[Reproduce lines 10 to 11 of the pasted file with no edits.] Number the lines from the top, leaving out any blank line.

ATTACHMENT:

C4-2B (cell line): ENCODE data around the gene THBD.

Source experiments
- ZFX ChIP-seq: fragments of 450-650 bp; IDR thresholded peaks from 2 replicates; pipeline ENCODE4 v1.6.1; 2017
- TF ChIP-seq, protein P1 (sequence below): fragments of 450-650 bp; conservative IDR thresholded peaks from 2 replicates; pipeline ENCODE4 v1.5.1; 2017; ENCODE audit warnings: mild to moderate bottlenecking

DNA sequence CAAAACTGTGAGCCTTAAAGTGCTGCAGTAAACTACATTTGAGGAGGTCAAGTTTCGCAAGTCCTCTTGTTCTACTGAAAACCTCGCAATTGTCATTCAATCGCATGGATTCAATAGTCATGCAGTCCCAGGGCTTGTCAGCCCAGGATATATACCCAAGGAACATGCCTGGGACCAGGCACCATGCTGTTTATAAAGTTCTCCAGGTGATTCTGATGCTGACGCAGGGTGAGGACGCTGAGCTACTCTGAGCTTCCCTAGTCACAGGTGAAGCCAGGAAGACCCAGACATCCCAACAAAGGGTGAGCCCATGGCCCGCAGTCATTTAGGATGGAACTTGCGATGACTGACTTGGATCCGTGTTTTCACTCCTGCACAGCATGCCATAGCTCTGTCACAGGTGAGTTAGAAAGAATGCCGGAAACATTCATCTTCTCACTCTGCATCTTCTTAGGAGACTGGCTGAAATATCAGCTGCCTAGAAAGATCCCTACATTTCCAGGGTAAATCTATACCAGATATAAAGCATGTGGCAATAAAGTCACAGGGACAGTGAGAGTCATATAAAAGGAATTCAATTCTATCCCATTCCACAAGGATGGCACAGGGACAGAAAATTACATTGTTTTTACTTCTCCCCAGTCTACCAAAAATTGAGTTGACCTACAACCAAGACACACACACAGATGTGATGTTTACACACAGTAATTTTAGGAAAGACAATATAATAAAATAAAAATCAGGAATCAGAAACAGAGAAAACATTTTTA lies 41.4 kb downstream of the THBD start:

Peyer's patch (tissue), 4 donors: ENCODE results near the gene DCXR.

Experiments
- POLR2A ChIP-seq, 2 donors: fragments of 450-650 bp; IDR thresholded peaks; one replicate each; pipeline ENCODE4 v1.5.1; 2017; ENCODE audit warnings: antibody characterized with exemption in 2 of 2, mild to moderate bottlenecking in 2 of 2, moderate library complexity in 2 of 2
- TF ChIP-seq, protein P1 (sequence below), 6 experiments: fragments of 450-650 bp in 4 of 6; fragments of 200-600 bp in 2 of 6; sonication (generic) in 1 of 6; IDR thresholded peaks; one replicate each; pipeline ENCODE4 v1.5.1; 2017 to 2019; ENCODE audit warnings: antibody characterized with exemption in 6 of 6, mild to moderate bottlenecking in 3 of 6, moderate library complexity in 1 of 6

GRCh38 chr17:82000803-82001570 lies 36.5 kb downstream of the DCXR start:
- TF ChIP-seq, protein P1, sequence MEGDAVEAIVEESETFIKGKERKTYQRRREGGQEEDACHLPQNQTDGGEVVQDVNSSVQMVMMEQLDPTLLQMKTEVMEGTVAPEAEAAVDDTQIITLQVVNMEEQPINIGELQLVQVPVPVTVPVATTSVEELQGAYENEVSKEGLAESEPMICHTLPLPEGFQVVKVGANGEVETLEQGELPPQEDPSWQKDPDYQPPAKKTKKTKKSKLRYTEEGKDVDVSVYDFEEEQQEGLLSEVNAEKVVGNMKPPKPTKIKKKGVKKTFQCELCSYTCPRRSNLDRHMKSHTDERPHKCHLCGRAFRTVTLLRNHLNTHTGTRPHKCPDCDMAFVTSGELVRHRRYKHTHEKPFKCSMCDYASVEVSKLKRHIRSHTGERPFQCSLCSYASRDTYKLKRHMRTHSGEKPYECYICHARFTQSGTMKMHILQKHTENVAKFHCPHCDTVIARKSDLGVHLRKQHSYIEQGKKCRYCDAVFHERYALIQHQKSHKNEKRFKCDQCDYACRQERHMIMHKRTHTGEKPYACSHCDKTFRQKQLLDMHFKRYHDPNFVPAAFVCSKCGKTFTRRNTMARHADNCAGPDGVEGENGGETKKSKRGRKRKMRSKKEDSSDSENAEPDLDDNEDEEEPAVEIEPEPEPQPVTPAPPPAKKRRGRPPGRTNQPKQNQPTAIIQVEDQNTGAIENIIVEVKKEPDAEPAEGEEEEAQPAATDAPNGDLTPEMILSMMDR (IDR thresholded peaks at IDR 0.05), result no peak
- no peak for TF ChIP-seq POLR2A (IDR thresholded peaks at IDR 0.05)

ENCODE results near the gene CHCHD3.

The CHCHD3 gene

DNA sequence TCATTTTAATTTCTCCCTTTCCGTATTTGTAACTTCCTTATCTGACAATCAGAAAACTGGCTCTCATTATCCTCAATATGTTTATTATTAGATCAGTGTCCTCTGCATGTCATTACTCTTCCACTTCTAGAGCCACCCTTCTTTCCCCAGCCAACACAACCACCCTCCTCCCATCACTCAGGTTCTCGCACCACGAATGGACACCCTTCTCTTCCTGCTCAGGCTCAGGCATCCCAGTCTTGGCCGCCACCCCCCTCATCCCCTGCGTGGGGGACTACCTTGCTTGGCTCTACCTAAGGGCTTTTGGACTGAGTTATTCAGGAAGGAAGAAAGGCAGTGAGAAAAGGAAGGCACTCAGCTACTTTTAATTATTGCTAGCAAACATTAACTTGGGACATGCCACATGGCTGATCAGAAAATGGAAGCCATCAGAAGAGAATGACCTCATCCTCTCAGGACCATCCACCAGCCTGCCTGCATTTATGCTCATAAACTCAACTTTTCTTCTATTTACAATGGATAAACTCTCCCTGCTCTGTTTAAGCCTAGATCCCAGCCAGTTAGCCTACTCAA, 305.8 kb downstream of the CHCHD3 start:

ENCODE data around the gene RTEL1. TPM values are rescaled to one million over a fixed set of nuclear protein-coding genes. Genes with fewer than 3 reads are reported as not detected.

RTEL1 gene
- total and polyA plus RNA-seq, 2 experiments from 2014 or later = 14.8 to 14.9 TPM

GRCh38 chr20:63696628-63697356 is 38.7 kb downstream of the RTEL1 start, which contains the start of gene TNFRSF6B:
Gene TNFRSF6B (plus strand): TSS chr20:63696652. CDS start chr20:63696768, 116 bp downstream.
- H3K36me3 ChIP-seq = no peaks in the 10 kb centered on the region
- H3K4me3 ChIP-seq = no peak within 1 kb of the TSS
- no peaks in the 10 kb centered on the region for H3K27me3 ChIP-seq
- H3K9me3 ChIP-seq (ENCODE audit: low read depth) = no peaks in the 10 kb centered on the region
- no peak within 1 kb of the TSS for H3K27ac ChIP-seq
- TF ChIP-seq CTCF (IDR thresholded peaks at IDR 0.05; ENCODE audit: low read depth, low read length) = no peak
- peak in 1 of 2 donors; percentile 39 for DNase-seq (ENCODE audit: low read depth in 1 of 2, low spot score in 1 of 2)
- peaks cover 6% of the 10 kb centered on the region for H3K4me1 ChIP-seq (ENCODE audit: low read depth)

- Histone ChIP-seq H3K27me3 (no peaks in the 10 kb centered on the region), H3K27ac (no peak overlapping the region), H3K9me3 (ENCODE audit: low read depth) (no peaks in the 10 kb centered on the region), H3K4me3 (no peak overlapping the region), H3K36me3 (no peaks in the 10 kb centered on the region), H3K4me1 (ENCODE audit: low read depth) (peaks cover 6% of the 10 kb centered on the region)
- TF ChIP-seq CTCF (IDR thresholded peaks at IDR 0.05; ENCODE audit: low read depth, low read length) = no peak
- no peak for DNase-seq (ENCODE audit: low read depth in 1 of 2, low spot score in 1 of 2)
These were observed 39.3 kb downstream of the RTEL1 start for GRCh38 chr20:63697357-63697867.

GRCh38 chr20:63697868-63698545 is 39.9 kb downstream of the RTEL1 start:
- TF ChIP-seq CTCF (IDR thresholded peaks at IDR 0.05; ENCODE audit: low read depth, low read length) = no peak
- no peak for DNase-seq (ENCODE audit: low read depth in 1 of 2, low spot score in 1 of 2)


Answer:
GRCh38 chr17:82000803-82001570 lies 36.5 kb downstream of the DCXR start:
- TF ChIP-seq, protein P1, sequence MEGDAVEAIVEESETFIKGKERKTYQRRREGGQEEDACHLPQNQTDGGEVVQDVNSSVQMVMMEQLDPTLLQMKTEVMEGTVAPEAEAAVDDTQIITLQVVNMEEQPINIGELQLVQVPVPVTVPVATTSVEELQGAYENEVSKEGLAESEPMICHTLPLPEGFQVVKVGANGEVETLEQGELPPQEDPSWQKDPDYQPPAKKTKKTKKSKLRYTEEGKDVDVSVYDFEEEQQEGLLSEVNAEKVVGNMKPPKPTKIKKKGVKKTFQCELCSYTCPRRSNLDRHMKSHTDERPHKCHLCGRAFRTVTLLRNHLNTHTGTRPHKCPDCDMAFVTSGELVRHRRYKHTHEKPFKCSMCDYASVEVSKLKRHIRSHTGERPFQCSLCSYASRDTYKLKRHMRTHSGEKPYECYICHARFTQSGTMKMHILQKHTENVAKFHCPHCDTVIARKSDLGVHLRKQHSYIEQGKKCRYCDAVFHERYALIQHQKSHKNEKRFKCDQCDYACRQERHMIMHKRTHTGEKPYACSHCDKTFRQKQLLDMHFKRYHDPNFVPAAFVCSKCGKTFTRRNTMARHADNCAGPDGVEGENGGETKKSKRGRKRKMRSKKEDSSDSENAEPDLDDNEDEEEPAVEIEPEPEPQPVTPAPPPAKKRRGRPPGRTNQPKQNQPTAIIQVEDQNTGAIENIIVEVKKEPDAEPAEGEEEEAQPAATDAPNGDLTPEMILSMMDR (IDR thresholded peaks at IDR 0.05), result no peak